Themes in Literature

Literary Guild

Guilds were associations of men and sometimes women that performed a combination of social, religious, and economic activities. More prevalent in urban areas, they tended to be either parish organizations created to perform religious devotions, or craft or trade fellowships designed to regulate their organizations (membership, craft standards, and other activities), protect their business from local and overseas competition, and expand trade in national and foreign markets. With the wool staples, which began in the early fourteenth century and which favored English rather than alien traders, English and particularly London trade guilds became very wealthy and powerful, often influencing royal policies because they were a principal source of income for the crown.

Guild records of organizational structure, activities, and membership tended to be kept in French until the fifteenth century, when they begin frequently to appear in English. In 1388 King Richard II gave additional impetus to record keeping when he requested from towns and guilds descriptions of the make-up of the guilds. The Grocers’ Company, as the most powerful guild in London in the fourteenth century, has the greatest number of London records to survive. It shows an annual membership of between 70 and 130 senior members in the late-fourteenth to mid-fifteenth centuries who were involved in importing spices, fruit, and chemical products, and exporting primarily wool.

Over twenty-five guilds existed in Bristol, a principal English craft and trade town, in the fifteenth century. The Weavers in the second excerpt express concerns first raised earlier in the century about workers not from the city. The specific interest in women guild members is a new feature in their records. Women in England generally had been able to become guild members, but they were a distinct minority and were usually accorded fewer rights, privileges, and advantages than their male counterparts. Traditional women’s work in households and in seasonal work also tended to exclude them from forming or partaking in guilds.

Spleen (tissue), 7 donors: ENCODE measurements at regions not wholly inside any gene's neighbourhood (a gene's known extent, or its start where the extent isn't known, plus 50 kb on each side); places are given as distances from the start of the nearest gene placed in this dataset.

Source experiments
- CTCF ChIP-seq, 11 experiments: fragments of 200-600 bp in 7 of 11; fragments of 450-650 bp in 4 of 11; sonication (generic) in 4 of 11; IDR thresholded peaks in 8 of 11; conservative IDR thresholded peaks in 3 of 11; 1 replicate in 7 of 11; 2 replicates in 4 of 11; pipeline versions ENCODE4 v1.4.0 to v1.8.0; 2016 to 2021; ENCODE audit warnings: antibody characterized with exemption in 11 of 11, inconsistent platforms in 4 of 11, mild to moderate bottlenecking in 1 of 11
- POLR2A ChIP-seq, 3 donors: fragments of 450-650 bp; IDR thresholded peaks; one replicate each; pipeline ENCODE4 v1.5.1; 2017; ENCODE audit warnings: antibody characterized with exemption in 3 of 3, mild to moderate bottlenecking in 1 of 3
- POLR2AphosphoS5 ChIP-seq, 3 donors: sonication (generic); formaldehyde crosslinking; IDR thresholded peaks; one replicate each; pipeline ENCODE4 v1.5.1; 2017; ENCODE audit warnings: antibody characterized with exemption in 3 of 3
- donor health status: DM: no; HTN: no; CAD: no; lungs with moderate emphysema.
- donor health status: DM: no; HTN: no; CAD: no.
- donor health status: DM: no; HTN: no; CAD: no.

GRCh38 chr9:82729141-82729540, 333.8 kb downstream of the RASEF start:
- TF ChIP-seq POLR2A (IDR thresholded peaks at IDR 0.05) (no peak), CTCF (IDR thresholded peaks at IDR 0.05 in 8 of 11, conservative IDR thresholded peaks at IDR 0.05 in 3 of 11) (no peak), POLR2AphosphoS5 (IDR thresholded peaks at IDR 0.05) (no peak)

Theis ordynaunces ar be gonne in the worchyp of God in the yer of owr Lord 1345, of the fraternite of St. Antonyn off the grocers for hem to maynteyn and susteyn in the best maner, to the wiche we praye God help, hys modyr Seynt Marye, and all the holy cumpanye off heven. And the same ordynaunce turnyd in to Englysche be the avyce of the fraternite in the yer of owr Lord 1418, Robert Chechele, alderman, that tyme governour,1 Esmond Twyn and Thomas Catworth, maysteres.

The acord is made be comun assent that every man of the brothyr hood the day of Seynt Antonyn in the moneth off May schall comen to chirch of Seynt Antonyn fornseid,2 yf they bien in London, for to hyer the hye messe, and ther for to abyde from the begynnyng in to endyng of the messe. And iche of hem schall ofyr a peny in the worchyp of God, and of hys blessyd moder Marye, and of Seynt Antonyn, and all seynts, and who so faileth schall paye twelve pence. And the same day, ethyr in eight dayes next folowyng, the whiche day schall be assygnyd be the maistres, schall comen to gedres all that ben in London off this fraternite for to speke to gedirs and, as they accordyn, to gedyr etyn and, aftir the ordenaunce of the maystres, thay schullyn be servyd. And all tho that beyn in the clothing schull paye two shillings, six pence. And he that is owt of towun shall paye als moche as hit is be fornseid for the fornseid mete and for to susteyn the prest.3 And all tho that bien owte of the clotyng, and he hold shop, schall paye twelve pence,4 com he or com he nought. And that every brothir of the same felashepe holdynge ocupacion up on himself shal quarterly paye to ther prest seven pence.